Princeton University Library Catalog
- Jackson, Shawon [Browse]
- Senior thesis
- Murakawa, Naomi [Browse]
- Woodrow Wilson School of Public and International Affairs [Browse]
- Class year:
- 80 pages
- Summary note:
- Recently, policymakers and educators have debated the efficacy of suspensions and
expulsions – exclusionary discipline – in schools across the country. Researchers have
found that exclusionary discipline increases a student’s likelihood of dropping out of high
school and becoming involved with the criminal justice system. Some scholars have
described this process as the “school-to-prison” pipeline.
In addition to sending students to prison, schools may function as prisons themselves.
From police in the hallways to metal detectors at their front doors, some schools have
created prison-like environments to promote school safety. In practice, researchers have
found that these “safety measures” criminalize students more than they protect them.
Even still, there are more implicit ways in which schools criminalize students on a daily
basis: requiring students to be silent in the hallway and walk in a regimented fashion;
assigning demerits for minor uniform infractions; punishing students for answering a
question in class without being called on, even if they are not speaking over anyone else.
While many may view these acts as forms of discipline, there comes a point where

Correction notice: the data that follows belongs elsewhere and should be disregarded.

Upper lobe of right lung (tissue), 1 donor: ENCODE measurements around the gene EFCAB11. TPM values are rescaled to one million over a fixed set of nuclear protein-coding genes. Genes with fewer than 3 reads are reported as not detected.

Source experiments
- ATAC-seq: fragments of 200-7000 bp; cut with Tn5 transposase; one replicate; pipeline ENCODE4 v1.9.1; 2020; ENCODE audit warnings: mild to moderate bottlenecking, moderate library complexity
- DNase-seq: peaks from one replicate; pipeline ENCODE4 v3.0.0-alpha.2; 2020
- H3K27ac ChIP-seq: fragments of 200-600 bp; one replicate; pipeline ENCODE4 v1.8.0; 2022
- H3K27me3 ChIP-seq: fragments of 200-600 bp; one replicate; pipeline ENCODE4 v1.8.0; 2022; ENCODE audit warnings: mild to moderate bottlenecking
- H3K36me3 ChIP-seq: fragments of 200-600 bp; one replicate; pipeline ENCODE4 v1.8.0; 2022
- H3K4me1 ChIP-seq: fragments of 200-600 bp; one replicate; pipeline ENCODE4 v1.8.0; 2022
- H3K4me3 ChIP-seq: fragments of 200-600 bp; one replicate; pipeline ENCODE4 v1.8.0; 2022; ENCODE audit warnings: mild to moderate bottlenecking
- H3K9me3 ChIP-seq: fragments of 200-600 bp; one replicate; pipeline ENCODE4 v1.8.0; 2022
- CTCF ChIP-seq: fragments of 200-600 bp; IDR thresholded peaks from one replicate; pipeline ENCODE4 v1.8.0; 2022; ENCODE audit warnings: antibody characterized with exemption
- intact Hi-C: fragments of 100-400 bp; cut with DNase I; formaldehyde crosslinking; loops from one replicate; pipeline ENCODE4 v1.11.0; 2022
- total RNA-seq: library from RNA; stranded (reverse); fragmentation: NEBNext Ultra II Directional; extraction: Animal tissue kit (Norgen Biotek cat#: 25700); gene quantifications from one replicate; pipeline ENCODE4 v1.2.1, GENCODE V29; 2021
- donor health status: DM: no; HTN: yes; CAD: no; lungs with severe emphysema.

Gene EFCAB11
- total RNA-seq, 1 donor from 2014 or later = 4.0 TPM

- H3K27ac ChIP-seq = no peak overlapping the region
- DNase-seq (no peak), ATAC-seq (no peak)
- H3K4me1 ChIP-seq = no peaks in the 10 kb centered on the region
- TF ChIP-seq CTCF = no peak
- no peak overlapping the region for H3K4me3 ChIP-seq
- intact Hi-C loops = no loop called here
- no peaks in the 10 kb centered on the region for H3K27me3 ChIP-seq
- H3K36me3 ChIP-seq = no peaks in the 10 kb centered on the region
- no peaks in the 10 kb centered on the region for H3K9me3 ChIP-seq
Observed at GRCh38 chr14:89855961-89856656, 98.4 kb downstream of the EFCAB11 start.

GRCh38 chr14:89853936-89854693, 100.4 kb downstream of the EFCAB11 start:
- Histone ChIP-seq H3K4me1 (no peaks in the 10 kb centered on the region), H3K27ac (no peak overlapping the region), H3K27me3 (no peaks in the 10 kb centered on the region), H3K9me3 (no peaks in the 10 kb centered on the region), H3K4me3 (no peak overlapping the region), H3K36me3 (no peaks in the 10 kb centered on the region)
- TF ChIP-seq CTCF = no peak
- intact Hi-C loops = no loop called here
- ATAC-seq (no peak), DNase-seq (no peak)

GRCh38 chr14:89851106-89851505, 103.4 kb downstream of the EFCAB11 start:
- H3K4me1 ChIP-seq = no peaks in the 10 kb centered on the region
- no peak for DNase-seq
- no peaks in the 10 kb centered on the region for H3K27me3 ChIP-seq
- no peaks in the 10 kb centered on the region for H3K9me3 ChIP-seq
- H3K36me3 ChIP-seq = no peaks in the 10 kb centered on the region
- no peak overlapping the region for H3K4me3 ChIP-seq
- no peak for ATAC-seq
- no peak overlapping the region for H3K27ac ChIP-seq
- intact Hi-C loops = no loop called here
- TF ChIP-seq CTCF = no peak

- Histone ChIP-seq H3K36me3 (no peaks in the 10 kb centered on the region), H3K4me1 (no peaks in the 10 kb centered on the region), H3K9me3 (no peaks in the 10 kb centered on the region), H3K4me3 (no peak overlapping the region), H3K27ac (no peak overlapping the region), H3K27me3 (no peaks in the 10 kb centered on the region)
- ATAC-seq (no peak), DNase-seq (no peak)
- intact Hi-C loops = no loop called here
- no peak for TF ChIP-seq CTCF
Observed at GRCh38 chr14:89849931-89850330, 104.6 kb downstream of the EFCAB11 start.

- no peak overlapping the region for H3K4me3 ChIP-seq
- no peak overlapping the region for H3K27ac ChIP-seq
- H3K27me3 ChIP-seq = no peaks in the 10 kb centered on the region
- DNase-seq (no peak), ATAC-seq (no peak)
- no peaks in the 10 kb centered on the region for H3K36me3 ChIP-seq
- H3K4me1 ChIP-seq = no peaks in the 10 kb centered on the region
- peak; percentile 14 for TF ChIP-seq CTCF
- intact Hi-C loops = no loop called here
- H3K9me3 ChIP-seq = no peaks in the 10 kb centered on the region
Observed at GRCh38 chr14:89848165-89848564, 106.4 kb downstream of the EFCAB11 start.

discipline goes too far – when caring for a child leads to criminalizing them.
It is difficult to understand where to draw the line between care and criminalization. Only
after speaking directly with students in schools can one understand the ways in which
strict school discipline policies implicitly criminalize youth, especially youth of color. To
explore the relationship between school discipline and implicit forms of criminalization, I
conducted ethnographic research at a high-performing charter school in a mid-sized city
in the northeast: the Young Scholars Academy. YSA has recently adopted a set of strict
disciplinary practices to create more order within the school. As such, it serves as a
compelling case study to understand the impact of strict discipline on students.
After conducting 14 visits to YSA, spending over 30 hours in and outside of classrooms,
and speaking with over 40 students, teachers, and administrators, I argue that YSA
educators are implicitly criminalizing their students by implementing overly strict school
discipline policies. They do this by defining harmless acts as misbehaviors, using
excessive punishment for minor infractions, and constantly monitoring youth to the point
at which they feel targeted. Furthermore, I argue that this implicit criminalization occurs
despite YSA’s intentional efforts to understand and promote their students’ cultures and
foster familial relationships between students and teachers.
To close, I discuss the policy implications of this case study. I argue that policymakers
should not focus all of their attention on reducing the use of exclusionary discipline in
schools. While that is important, my research reveals that there are other types of school
discipline that negatively impact our youth every day.